Can you still answer these basic chemistry questions every student covers in high school? Whether you slept through class or knew your way around the beakers, take this quiz to see how well you remember high school chemistry concepts.
Electrons are minuscule particles identifiable via a characteristic negative charge. They easily transfer from most surfaces - every time you touch a doorknob, you transfer electrons!
Lightning is an example of plasma, which is a collection of super ionized particles. Plasma is usually extremely hot and an excellent source of energy.
Protons and neutrons share approximately the same mass, but protons have a positive charge and neutrons have a neutral charge.
Protons and neutrons are fused together at the heart of the atom. Electrons fill orbitals around the center, but they don't just travel in circles: electrons occupy regions of space at different distances and shapes, depending on the properties of the atom.
Noble gases are so named because they almost never interact with any other elements. In other words, they're like snobby nobles who don't want to mix with the peasants!
The Celsius temperature scale is ordered around the freezing and boiling points of water. Water freezes at 0 C and boils at 100 C.
The kinetic energy of gas particles is greater than that of molecules in the liquid or solid state. Molecules of a gas zoom around, bouncing off each other and the walls of their container.
This element has a patriotic name: it was first synthesized in America in1944 by a group of scientists working in a Chicago lab. They created it by smashing neutrons into plutonium at high speed.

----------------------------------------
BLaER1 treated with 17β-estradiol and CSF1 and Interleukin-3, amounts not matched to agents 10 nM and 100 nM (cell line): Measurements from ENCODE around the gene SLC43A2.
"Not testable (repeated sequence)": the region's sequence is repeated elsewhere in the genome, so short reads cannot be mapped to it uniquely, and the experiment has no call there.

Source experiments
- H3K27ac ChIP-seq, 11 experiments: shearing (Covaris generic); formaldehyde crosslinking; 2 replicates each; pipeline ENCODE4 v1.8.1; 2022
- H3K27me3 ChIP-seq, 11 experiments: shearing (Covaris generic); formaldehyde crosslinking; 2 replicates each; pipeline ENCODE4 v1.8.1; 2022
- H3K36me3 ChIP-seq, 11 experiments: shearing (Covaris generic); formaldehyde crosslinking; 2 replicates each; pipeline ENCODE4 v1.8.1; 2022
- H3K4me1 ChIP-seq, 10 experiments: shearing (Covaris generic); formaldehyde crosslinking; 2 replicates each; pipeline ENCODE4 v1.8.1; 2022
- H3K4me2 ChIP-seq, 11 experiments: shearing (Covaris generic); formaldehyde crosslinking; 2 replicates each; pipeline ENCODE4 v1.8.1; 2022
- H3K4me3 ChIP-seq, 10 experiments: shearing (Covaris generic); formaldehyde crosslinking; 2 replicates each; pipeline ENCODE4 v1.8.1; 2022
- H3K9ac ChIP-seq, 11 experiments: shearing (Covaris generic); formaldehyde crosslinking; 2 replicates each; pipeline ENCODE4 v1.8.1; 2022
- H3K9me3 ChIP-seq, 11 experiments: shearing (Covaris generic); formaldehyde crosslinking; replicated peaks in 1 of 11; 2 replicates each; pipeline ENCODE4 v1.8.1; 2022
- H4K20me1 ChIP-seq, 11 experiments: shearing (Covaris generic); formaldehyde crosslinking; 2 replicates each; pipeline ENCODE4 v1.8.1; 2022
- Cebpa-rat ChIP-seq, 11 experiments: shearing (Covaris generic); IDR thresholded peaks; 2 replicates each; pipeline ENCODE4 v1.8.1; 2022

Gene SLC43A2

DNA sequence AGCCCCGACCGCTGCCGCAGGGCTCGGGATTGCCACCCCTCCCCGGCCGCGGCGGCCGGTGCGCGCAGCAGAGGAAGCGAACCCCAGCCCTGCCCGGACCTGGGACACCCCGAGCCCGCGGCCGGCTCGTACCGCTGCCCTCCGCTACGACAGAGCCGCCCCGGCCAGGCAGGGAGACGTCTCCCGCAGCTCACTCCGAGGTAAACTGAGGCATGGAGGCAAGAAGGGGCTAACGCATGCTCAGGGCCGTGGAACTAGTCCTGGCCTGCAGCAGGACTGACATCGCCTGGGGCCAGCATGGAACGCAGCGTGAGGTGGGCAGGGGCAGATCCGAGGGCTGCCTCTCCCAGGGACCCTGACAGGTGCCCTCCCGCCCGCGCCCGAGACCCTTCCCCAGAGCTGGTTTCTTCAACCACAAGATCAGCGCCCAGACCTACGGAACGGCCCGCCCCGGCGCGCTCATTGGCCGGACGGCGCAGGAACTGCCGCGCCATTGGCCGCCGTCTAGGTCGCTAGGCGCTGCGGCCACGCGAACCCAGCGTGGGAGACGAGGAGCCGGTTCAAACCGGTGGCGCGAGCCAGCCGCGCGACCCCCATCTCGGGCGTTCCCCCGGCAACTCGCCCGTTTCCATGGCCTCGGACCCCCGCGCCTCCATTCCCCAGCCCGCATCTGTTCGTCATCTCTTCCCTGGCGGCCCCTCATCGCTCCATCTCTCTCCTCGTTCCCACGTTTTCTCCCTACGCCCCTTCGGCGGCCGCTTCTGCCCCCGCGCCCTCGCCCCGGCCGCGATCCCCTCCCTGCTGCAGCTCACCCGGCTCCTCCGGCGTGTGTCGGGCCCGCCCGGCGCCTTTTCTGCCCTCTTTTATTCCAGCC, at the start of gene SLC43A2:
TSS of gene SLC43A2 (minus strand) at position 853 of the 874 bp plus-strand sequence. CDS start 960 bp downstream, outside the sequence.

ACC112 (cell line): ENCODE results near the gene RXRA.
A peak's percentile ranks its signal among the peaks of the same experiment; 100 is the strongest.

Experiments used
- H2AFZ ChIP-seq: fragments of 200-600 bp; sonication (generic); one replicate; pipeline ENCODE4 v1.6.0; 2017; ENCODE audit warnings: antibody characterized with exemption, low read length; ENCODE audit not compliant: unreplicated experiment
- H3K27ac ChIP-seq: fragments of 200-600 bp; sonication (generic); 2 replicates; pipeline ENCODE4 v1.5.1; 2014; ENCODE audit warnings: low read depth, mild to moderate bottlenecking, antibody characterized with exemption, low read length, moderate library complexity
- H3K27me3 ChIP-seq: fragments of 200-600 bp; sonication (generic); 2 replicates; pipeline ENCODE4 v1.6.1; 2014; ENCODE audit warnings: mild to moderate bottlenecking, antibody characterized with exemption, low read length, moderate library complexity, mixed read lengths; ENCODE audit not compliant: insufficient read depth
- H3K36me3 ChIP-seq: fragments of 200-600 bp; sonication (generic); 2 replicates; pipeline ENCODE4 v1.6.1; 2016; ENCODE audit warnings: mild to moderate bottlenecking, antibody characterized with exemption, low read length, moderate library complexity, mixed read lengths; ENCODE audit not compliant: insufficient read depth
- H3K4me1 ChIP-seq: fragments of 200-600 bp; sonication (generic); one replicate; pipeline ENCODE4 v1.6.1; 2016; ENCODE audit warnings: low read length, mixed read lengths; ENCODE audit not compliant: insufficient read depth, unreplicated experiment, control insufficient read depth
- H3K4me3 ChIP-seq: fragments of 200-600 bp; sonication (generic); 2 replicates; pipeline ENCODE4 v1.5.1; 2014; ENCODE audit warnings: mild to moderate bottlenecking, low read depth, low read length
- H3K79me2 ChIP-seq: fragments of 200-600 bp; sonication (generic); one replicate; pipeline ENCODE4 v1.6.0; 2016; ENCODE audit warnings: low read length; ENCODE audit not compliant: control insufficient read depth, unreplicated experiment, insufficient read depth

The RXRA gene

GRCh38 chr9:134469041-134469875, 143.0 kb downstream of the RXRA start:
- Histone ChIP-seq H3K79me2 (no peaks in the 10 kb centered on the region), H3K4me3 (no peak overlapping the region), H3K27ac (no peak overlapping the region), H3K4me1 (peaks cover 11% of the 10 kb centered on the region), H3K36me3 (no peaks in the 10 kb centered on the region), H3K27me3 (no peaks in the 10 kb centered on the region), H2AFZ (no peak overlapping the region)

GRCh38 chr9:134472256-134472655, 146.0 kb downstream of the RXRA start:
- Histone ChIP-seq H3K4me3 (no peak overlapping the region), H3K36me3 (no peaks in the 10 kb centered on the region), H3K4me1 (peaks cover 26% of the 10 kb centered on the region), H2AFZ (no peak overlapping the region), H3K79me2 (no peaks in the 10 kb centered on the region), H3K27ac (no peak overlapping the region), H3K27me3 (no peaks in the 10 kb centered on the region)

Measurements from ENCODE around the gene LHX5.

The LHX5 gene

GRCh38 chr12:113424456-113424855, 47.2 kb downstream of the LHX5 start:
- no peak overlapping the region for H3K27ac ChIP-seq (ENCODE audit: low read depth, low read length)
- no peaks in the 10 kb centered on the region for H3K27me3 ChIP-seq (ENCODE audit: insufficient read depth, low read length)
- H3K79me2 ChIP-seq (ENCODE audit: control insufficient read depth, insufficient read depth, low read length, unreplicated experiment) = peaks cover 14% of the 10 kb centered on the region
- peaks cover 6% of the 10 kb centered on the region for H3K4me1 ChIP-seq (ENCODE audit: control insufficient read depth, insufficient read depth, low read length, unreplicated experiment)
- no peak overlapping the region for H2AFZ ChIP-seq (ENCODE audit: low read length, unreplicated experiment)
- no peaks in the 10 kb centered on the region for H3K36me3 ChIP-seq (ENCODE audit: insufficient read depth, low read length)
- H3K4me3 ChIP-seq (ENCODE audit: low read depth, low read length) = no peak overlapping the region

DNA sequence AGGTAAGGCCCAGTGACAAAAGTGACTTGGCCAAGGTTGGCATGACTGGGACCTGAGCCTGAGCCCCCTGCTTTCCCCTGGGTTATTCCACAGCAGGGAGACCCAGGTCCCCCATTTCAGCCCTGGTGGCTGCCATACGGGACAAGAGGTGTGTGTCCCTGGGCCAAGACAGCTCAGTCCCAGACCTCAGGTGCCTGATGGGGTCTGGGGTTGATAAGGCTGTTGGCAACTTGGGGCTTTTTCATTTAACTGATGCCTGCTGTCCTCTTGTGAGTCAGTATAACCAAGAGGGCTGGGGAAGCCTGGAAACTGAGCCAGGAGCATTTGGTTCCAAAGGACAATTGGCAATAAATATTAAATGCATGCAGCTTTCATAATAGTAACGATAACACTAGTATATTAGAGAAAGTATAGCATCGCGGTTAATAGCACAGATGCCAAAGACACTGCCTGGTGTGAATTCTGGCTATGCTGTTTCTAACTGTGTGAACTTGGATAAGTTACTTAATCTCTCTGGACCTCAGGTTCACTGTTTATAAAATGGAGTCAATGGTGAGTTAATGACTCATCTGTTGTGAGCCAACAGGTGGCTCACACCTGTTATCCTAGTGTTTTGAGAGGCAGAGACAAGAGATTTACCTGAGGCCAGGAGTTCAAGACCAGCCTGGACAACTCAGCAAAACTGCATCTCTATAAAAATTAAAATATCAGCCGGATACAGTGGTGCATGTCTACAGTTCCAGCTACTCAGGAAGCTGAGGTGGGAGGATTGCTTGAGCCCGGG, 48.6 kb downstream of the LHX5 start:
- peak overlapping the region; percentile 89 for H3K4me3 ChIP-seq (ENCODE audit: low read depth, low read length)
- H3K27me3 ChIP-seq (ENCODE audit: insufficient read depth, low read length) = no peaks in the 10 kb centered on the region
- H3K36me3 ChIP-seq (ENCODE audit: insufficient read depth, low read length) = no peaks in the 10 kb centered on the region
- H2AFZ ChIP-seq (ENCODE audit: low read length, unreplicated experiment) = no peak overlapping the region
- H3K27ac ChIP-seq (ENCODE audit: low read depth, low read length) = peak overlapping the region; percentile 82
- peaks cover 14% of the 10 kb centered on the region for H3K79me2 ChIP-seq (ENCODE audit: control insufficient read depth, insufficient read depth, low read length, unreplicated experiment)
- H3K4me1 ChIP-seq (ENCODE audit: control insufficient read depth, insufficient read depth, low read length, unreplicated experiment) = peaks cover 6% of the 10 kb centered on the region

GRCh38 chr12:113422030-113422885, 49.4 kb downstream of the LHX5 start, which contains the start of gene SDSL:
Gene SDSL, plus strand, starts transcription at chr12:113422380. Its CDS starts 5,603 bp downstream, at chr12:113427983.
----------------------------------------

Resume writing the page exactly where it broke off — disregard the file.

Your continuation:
The mole is a common measurement used in stoichiometric chemistry. One mole of a substance (such as water) is approximately 6.022 x 10^23 water molecules!
A combustion reaction typically includes heat. For example, burning wood or coal results in a combustion reaction.
NaOH (sodium hydroxide) and HCl (hydrogen chloride) neutralize each other, forming water and table salt. Thus, you have NaOH + HCl = H2O + NaCl.
Students often remember the formula for sulfuric acid with the macabre rhyme, "Johnny was a chemist's son, but Johnny is no more. What Johnny thought was H2O was H2SO4!"
Hydrophobic molecules are water (hydro-) fearing (-phobic). They cling to other hydrophobic molecules, such as lipids, and do not dissolve in aqueous solutions.
Helium has two protons and thus is the second atom on the periodic table, right after hydrogen. Incidentally, it's only less common than hydrogen, which is the universe's most ubiquitous element.
Electronegativity increases toward the top right of the periodic table, excluding the final eighteenth (or eighth) column. Fluorine is at the top of the seventh column, making it furthest to the right and up.
In many examples, an acid-base reaction involves the exchange of a positively charged hydrogen ion. A base must have free electrons in order to receive the hydrogen.
Supersaturation occurs when a solution has more of the solute than it could normally hold at that volume. When making rock candy, you heat the sugar solution in order to dissolve more sugar than would normally dissolve; during cooling, the sugar crystallizes into rock candy.
Metals easily give up their electrons, making it possible for electrons to quickly pass from atom to atom. When you consider how pliable metals are when heated, it's easy to understand why they're described as malleable.